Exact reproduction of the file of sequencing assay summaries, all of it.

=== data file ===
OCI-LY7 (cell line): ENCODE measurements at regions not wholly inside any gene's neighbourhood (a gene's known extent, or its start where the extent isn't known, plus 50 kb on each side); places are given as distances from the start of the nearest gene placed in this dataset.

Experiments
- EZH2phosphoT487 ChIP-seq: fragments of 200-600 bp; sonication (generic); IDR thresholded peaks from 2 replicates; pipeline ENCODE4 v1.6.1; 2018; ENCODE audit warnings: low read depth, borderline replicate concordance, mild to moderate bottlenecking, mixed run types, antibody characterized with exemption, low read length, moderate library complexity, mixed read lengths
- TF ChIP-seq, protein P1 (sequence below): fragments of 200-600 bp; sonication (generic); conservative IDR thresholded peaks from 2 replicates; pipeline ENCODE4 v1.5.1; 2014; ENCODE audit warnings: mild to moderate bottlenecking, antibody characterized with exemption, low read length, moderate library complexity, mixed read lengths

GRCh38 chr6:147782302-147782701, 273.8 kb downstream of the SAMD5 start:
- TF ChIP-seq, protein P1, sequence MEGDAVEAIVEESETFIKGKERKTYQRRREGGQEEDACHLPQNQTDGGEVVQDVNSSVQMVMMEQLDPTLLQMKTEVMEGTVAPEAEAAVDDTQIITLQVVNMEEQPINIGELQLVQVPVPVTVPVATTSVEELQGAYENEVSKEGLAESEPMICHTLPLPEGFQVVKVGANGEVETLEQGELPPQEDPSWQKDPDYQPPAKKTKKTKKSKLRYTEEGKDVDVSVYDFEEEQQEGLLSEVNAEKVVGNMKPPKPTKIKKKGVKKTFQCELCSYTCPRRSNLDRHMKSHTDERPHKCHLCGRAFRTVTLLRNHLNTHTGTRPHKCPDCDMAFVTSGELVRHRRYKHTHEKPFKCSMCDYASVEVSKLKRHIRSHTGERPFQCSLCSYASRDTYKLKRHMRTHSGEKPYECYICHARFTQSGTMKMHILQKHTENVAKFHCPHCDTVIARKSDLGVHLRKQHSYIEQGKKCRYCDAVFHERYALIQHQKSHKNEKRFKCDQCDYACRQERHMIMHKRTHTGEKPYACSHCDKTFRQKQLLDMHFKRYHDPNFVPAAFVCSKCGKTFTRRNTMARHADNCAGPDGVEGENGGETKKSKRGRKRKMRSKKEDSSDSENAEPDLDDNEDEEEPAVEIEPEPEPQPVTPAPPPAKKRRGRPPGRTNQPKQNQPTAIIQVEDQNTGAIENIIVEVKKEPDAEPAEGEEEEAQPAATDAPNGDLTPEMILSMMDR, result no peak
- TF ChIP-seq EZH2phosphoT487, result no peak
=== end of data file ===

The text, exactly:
OCI-LY7 (cell line): ENCODE measurements at regions not wholly inside any gene's neighbourhood (a gene's known extent, or its start where the extent isn't known, plus 50 kb on each side); places are given as distances from the start of the nearest gene placed in this dataset.

Experiments
- EZH2phosphoT487 ChIP-seq: fragments of 200-600 bp; sonication (generic); IDR thresholded peaks from 2 replicates; pipeline ENCODE4 v1.6.1; 2018; ENCODE audit warnings: low read depth, borderline replicate concordance, mild to moderate bottlenecking, mixed run types, antibody characterized with exemption, low read length, moderate library complexity, mixed read lengths
- TF ChIP-seq, protein P1 (sequence below): fragments of 200-600 bp; sonication (generic); conservative IDR thresholded peaks from 2 replicates; pipeline ENCODE4 v1.5.1; 2014; ENCODE audit warnings: mild to moderate bottlenecking, antibody characterized with exemption, low read length, moderate library complexity, mixed read lengths

GRCh38 chr6:147782302-147782701, 273.8 kb downstream of the SAMD5 start:
- TF ChIP-seq, protein P1, sequence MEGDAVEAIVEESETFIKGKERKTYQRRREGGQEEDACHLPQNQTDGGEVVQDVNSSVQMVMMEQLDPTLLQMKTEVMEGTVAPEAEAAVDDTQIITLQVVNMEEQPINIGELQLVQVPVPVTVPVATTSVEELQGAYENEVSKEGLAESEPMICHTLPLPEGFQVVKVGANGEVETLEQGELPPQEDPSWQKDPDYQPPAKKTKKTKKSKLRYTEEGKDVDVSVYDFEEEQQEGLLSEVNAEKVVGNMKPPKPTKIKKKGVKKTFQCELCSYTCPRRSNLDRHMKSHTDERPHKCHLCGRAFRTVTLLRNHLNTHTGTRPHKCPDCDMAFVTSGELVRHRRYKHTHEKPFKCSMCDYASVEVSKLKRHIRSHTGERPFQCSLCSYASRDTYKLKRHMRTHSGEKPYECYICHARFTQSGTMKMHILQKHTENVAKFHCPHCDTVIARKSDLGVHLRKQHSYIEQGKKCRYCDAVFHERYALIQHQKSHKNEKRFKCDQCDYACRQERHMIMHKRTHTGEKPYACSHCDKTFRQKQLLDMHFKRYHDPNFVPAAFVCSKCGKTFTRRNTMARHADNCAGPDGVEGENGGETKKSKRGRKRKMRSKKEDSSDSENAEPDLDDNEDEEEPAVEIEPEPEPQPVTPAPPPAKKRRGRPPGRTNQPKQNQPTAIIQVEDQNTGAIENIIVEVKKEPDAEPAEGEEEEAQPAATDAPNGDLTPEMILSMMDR, result no peak
- TF ChIP-seq EZH2phosphoT487, result no peak